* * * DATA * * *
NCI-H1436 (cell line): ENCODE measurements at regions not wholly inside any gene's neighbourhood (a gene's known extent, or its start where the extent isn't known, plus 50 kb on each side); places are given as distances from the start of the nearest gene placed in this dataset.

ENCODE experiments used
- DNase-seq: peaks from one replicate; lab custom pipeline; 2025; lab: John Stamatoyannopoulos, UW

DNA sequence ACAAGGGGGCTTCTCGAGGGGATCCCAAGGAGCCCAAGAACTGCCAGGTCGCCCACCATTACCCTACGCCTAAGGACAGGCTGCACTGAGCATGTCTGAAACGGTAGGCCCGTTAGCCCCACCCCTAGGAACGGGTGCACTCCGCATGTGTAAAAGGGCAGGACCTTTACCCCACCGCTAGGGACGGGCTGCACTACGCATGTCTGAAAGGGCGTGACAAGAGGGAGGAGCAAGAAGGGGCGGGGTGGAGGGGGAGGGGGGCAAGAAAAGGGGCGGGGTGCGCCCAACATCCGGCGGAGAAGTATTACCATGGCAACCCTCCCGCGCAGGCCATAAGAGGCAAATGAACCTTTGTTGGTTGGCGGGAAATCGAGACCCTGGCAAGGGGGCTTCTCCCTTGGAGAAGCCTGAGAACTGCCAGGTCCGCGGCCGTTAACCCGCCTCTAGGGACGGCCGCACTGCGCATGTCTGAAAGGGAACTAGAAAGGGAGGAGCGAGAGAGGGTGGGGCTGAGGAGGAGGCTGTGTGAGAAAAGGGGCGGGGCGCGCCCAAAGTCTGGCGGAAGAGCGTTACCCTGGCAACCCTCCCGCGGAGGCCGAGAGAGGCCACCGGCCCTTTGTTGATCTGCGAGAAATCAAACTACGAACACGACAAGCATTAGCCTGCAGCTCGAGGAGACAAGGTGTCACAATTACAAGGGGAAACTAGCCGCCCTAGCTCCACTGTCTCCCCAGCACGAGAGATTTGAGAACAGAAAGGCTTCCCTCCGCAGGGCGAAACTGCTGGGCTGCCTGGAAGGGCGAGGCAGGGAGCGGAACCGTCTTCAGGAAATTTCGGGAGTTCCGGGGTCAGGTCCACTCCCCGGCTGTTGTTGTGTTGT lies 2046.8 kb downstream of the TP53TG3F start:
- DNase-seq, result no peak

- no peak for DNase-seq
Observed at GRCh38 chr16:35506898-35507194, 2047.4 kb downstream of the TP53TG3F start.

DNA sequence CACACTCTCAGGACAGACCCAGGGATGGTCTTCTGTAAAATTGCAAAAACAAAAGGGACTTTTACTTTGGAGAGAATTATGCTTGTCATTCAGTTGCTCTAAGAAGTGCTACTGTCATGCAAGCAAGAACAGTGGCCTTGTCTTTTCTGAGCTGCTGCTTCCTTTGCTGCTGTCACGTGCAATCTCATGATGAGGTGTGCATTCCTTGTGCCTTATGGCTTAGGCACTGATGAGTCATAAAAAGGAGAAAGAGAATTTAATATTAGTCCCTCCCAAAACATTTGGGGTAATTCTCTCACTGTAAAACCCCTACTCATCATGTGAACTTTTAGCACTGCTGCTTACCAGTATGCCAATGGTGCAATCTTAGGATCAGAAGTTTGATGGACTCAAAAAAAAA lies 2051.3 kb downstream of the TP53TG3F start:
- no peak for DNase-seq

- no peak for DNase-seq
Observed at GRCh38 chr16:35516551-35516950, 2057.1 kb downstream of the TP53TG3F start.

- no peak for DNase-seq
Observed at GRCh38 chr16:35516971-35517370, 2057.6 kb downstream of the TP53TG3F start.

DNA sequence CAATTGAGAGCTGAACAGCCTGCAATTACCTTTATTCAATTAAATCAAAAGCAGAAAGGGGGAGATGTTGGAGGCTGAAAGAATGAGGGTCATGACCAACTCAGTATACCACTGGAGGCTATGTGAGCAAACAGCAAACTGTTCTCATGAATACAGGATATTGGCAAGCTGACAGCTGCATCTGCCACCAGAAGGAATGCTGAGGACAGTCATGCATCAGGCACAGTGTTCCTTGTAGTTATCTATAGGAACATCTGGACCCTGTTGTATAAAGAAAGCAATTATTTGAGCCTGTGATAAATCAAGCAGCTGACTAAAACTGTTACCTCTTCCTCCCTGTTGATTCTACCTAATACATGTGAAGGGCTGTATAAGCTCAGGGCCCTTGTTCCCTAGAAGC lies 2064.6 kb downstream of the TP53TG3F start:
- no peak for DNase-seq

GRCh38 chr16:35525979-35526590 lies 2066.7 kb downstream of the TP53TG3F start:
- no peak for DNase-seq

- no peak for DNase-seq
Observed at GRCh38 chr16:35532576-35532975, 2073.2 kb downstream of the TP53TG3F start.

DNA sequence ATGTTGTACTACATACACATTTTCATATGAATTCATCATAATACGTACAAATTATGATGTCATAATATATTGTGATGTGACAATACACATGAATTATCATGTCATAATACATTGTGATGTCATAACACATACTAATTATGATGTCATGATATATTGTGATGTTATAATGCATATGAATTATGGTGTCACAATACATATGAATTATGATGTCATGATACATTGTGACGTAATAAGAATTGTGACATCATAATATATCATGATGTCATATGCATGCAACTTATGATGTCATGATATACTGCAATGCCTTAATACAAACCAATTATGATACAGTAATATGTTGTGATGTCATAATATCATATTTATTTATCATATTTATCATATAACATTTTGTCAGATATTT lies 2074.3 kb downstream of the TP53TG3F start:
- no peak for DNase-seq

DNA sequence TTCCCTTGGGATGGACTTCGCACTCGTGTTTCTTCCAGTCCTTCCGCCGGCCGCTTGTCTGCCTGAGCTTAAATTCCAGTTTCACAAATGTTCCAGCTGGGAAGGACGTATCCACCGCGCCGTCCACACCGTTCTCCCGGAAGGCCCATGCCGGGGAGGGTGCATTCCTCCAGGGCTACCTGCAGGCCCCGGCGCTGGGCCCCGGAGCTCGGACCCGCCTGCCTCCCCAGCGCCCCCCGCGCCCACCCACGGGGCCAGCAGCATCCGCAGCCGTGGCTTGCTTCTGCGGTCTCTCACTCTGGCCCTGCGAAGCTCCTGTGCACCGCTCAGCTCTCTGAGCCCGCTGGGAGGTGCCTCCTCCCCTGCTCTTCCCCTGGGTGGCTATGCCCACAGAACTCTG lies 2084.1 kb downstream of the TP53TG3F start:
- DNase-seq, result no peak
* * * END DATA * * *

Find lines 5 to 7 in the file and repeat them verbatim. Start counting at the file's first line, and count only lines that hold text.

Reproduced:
- DNase-seq, result no peak

- no peak for DNase-seq
Observed at GRCh38 chr16:35506898-35507194, 2047.4 kb downstream of the TP53TG3F start.